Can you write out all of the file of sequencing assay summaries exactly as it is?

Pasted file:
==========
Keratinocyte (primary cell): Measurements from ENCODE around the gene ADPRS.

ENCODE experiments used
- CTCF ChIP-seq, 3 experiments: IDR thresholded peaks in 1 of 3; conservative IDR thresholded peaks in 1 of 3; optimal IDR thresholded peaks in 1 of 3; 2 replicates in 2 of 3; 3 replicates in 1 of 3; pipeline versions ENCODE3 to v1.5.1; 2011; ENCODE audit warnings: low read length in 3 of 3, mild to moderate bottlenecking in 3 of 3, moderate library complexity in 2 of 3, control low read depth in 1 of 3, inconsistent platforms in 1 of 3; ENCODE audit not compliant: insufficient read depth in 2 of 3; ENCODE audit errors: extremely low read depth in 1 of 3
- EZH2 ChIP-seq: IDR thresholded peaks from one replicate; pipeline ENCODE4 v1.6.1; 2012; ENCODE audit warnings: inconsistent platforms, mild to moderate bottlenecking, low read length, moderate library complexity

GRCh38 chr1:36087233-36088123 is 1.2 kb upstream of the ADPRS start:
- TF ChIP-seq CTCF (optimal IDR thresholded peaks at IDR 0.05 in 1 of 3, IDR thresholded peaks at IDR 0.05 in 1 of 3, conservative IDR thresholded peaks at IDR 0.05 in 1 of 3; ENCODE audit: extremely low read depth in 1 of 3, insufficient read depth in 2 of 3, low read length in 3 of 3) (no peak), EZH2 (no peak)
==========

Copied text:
Keratinocyte (primary cell): Measurements from ENCODE around the gene ADPRS.

ENCODE experiments used
- CTCF ChIP-seq, 3 experiments: IDR thresholded peaks in 1 of 3; conservative IDR thresholded peaks in 1 of 3; optimal IDR thresholded peaks in 1 of 3; 2 replicates in 2 of 3; 3 replicates in 1 of 3; pipeline versions ENCODE3 to v1.5.1; 2011; ENCODE audit warnings: low read length in 3 of 3, mild to moderate bottlenecking in 3 of 3, moderate library complexity in 2 of 3, control low read depth in 1 of 3, inconsistent platforms in 1 of 3; ENCODE audit not compliant: insufficient read depth in 2 of 3; ENCODE audit errors: extremely low read depth in 1 of 3
- EZH2 ChIP-seq: IDR thresholded peaks from one replicate; pipeline ENCODE4 v1.6.1; 2012; ENCODE audit warnings: inconsistent platforms, mild to moderate bottlenecking, low read length, moderate library complexity

GRCh38 chr1:36087233-36088123 is 1.2 kb upstream of the ADPRS start:
- TF ChIP-seq CTCF (optimal IDR thresholded peaks at IDR 0.05 in 1 of 3, IDR thresholded peaks at IDR 0.05 in 1 of 3, conservative IDR thresholded peaks at IDR 0.05 in 1 of 3; ENCODE audit: extremely low read depth in 1 of 3, insufficient read depth in 2 of 3, low read length in 3 of 3) (no peak), EZH2 (no peak)